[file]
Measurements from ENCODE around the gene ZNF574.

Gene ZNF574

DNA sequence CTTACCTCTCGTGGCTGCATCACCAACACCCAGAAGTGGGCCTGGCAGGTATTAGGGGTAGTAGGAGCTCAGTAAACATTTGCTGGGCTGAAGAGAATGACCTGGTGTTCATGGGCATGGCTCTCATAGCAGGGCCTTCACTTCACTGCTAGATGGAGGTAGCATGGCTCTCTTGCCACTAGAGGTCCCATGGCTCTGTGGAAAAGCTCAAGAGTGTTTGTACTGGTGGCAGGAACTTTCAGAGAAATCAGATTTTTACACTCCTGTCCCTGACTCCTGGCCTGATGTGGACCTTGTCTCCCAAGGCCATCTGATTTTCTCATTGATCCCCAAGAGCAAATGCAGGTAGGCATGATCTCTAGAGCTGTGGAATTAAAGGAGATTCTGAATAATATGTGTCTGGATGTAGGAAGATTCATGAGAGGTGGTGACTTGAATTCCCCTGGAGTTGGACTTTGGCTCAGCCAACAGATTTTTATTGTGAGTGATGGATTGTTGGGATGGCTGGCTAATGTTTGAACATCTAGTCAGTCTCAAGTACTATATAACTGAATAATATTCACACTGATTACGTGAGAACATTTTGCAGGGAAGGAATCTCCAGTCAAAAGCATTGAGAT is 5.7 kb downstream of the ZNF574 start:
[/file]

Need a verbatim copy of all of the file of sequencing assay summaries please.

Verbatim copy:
Measurements from ENCODE around the gene ZNF574.

Gene ZNF574

DNA sequence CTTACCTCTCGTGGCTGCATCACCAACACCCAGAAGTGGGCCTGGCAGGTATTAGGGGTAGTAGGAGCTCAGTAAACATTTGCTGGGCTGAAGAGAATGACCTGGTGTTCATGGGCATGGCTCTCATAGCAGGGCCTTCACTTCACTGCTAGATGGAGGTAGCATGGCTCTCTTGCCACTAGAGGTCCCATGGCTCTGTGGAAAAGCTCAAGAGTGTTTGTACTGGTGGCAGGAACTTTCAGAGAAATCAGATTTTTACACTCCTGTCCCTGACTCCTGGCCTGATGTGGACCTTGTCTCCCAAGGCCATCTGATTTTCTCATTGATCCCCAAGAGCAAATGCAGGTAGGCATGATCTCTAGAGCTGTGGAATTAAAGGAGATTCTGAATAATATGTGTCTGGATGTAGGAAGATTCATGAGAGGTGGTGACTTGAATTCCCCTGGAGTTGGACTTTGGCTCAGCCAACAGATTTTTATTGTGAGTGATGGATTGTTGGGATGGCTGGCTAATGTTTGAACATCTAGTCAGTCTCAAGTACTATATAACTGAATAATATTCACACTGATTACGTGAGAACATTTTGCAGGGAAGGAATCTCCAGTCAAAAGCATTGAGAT is 5.7 kb downstream of the ZNF574 start: